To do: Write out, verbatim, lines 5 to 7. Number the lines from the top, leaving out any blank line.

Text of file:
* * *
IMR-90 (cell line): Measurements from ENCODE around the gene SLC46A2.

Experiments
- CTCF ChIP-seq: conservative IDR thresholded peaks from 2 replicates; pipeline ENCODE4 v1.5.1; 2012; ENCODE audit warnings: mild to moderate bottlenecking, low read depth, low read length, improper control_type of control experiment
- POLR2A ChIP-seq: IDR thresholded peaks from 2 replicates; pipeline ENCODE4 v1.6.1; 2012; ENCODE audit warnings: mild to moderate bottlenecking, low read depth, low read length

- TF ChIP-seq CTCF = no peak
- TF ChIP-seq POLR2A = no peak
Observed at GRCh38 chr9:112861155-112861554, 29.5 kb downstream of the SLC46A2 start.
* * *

- TF ChIP-seq CTCF = no peak
- TF ChIP-seq POLR2A = no peak
Observed at GRCh38 chr9:112861155-112861554, 29.5 kb downstream of the SLC46A2 start.